Undergraduate GS (AXL)

FAQs

What is Gender/Women's Studies?

Everybody's talking gender. Music videos pump images of fantastic or familiar masculinity and femininity through the airwaves; national and international politicians debate the meaning of racial and gender equality; religious communities explore new - and traditional - ideas about men and women; in taxis, cafés, shebeens, corners and kitchens, friends pour over the microdynamics of gendered sexuality and communication: what did he mean when he said that? is she a real woman?

Within the Faculty of Humanities, a subject named Gender/Women's Studies offers the opportunity to explore the informal kaleidoscope of issues concerning gender, culture, and sexuality within a formal academic framework. Core courses include the following fields of study:

  • What does gender mean in Africa and elsewhere?
  • The impact of economic and political development on men and women
  • Feminist Theories and women's movements in the context of global social movements
  • Doing research in the politics of gendered knowledge

Why study Gender/Women's Studies?

Gender/Women's Studies explores the power of gender dynamics within multiple fields of social relevance. Research and scholarship about gender is often embedded within ideas about class, race, and history, so working with a gender lens can illuminate knowledge in a new, multi-faceted way. If, for example, most economists evaluate a country's wealth through measuring the value of what that country produces as goods, economists who take gender seriously will also explore the value of what gets created through reproductive labour, the work many women do taking care of children, the home space, and the elderly. This approach changes the whole orientation to the study of economics. Another example: in media analysis, taking gender seriously will both allow in-depth understanding of how (for example) the news gets created, and look at what that news may mean for different constituencies, in different places. Gender Studies is internationally recognised as a field which makes connections, opens doors and challenges familiar ideas. In African contexts, interest in Gender/Women's Studies is booming, as a result of wide continental recognition that issues of masculinity, femininity/womanhood, and sexuality are relevant to all our concerns about independence, freedom from conflict, and the development of deep democracy. Within Africa, there are complex and exciting conversations about gender, and these are continually interacting with global interests in human rights and with diverse political struggles to imagine and create just societies. In the Faculty of Humanities, Gender/Women's Studies has a particular focus on African contexts, and links this focus to an international field of research on gender issues.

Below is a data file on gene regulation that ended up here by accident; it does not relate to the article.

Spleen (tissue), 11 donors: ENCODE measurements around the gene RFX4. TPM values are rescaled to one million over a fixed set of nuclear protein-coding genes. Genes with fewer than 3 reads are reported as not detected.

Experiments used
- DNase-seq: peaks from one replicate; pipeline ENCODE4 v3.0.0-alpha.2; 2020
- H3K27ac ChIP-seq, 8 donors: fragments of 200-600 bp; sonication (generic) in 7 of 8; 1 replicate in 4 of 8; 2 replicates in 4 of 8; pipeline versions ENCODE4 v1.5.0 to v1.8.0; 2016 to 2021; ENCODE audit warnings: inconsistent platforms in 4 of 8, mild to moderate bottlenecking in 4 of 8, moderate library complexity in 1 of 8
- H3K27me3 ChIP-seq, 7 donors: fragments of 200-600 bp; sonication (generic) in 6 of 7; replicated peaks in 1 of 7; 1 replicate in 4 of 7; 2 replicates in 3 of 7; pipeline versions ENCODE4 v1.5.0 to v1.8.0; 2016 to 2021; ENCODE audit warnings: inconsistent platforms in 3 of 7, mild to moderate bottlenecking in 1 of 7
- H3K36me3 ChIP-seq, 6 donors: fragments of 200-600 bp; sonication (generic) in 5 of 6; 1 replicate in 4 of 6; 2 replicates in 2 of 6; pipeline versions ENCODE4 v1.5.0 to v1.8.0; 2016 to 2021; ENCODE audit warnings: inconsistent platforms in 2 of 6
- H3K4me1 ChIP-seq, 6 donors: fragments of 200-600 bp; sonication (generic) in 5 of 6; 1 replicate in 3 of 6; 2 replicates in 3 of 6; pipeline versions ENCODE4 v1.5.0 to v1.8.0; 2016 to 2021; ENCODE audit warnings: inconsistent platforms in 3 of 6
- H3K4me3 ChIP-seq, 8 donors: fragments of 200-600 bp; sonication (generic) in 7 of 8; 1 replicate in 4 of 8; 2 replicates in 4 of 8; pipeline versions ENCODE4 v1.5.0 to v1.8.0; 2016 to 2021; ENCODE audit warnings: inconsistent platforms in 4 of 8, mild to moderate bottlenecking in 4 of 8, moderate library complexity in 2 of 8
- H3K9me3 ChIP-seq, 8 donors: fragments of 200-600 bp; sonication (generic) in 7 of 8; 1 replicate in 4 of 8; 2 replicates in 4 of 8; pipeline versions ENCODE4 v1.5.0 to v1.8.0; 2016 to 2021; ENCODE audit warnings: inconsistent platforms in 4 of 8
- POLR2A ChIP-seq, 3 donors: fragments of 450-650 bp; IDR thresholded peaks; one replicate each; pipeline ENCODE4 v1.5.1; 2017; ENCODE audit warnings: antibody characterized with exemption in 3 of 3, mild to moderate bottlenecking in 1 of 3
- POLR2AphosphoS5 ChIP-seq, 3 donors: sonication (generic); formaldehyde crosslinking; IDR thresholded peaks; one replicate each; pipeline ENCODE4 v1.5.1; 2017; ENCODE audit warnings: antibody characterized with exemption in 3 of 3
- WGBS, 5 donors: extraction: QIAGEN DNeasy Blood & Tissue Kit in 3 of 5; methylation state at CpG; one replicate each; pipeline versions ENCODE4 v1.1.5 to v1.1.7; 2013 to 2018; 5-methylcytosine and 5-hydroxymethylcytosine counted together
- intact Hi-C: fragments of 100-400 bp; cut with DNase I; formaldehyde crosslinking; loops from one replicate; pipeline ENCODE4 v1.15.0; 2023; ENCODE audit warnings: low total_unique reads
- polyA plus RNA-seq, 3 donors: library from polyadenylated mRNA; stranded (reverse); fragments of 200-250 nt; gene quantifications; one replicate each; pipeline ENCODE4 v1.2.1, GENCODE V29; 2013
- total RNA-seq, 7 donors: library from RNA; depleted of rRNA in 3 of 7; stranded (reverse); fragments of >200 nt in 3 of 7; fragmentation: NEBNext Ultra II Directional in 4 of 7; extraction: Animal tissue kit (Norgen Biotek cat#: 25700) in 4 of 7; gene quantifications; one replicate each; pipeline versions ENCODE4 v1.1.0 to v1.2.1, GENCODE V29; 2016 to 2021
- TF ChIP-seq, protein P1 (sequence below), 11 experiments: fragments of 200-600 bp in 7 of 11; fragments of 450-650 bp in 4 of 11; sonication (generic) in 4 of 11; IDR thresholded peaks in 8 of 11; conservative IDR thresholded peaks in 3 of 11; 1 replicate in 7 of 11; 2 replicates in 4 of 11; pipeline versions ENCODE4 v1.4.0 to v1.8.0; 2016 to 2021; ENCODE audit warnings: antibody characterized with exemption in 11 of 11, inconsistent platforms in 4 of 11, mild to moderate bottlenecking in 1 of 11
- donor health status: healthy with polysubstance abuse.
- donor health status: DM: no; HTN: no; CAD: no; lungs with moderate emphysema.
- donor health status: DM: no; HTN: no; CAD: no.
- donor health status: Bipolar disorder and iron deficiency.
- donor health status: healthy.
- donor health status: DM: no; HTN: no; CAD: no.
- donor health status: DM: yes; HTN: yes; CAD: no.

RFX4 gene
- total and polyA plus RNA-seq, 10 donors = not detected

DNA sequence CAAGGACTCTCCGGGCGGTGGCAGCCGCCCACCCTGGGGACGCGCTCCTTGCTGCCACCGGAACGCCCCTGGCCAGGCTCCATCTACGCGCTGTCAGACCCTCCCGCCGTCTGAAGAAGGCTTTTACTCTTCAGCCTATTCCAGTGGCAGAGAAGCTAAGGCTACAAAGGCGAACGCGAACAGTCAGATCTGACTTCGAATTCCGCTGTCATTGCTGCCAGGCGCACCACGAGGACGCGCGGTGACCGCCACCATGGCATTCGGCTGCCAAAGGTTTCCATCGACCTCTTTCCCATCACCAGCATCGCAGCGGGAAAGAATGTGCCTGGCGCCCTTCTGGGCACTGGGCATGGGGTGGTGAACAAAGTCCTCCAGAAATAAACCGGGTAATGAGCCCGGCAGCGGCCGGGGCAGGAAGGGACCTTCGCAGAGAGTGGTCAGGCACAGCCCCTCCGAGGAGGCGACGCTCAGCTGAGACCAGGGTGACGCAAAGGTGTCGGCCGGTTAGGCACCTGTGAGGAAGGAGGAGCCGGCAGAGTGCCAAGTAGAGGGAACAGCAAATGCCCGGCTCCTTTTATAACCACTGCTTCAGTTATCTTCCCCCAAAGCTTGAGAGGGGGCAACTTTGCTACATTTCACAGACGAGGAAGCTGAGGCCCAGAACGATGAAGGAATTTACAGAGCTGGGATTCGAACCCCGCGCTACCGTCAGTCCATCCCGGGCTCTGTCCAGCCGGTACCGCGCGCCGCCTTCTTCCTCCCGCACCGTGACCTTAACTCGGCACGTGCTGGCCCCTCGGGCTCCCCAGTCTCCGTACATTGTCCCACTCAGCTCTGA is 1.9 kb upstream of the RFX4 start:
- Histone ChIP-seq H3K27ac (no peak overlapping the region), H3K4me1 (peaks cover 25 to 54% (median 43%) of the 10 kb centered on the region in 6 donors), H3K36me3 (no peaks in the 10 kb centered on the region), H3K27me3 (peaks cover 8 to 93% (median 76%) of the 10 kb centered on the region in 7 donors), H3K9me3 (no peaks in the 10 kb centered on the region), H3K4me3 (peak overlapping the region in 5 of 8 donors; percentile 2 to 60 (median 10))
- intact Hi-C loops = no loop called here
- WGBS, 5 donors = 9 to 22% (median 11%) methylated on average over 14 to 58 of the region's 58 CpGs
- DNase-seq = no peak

What can I do with Gender/Women's Studies?

There are three possible pathways:

  • A major in Gender/Women's Studies can be combined with another major (such as Psychology, Law, Development Studies, or Film and Media) so that professional development as a psychologist, lawyer, development practitioner, or media worker is strengthened by a particular expertise in gender analysis. This is often very useful in a world where knowledge of gender works well in combination with other professional skills.
  • A major in Gender/Women's Studies is very useful if you are planning to move into international, or national, development work. In the past, Gender/Women's Studies majors have spent a postgraduate year in management studies and then gone on to careers in research institutions and NGO and development arenas.
  • It is possible to pursue postgraduate studies, both nationally and internationally, in Gender/Women's Studies. Such studies can lead to careers in research, academic teaching and scholarship, politics, and NGO work throughout the world. Gender/Women's Studies postgraduates from the Faculty of Humanities have found jobs with the Commission on Gender Equality and the Department of Trade and Industry in South Africa, with NGO's in the UK and the USA., with higher education institutions in Botswana and Rwanda, and with a wide range of organizations in Namibia, Zimbabwe, South Africa, and Kenya.
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